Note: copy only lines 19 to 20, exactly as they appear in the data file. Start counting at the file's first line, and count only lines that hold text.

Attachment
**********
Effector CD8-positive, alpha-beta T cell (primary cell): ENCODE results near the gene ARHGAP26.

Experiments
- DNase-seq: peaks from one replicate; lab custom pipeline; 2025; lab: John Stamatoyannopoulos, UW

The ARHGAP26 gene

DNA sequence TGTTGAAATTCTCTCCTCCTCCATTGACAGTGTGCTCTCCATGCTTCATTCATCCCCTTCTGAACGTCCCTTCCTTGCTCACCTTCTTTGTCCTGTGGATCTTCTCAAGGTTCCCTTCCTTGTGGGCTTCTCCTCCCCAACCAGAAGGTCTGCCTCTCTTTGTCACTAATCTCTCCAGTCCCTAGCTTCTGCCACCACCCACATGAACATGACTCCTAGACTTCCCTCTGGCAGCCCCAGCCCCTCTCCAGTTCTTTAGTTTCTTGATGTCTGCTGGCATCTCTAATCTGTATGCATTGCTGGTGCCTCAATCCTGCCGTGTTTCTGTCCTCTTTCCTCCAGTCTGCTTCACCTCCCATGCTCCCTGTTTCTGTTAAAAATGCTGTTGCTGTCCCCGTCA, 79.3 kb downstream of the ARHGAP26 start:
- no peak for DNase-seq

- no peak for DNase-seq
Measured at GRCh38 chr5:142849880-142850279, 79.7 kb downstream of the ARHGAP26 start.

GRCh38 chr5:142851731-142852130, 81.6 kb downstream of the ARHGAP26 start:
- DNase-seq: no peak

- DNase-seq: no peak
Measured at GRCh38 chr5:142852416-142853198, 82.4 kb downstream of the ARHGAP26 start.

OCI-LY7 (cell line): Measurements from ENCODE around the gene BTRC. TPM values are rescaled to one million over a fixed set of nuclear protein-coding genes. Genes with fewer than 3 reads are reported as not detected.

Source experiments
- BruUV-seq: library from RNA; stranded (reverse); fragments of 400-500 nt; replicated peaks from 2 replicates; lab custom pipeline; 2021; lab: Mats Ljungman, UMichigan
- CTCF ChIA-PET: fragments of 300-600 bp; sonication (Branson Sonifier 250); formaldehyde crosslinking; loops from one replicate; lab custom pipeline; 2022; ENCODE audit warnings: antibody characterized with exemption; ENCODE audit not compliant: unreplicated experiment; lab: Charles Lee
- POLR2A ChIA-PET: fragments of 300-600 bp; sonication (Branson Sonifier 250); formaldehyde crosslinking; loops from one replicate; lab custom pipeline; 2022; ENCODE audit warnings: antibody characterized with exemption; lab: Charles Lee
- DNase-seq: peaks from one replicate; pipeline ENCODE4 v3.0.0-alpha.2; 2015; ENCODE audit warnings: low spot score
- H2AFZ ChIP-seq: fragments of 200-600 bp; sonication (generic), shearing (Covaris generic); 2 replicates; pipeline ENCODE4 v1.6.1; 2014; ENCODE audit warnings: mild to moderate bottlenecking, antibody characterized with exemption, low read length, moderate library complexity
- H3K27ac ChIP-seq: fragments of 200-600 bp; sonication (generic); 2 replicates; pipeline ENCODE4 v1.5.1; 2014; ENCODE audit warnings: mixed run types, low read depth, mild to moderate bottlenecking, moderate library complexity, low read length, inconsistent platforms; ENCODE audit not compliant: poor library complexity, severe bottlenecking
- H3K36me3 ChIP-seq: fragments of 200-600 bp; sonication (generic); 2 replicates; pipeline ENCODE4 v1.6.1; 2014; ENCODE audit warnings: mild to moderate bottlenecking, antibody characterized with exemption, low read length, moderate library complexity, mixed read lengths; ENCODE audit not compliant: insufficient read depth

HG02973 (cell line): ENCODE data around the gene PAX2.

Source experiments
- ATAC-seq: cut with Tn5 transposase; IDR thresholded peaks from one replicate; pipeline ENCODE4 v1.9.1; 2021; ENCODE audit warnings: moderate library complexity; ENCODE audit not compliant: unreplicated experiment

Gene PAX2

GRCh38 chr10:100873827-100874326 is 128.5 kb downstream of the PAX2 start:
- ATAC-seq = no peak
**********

- H2AFZ ChIP-seq: fragments of 200-600 bp; sonication (generic), shearing (Covaris generic); 2 replicates; pipeline ENCODE4 v1.6.1; 2014; ENCODE audit warnings: mild to moderate bottlenecking, antibody characterized with exemption, low read length, moderate library complexity
- H3K27ac ChIP-seq: fragments of 200-600 bp; sonication (generic); 2 replicates; pipeline ENCODE4 v1.5.1; 2014; ENCODE audit warnings: mixed run types, low read depth, mild to moderate bottlenecking, moderate library complexity, low read length, inconsistent platforms; ENCODE audit not compliant: poor library complexity, severe bottlenecking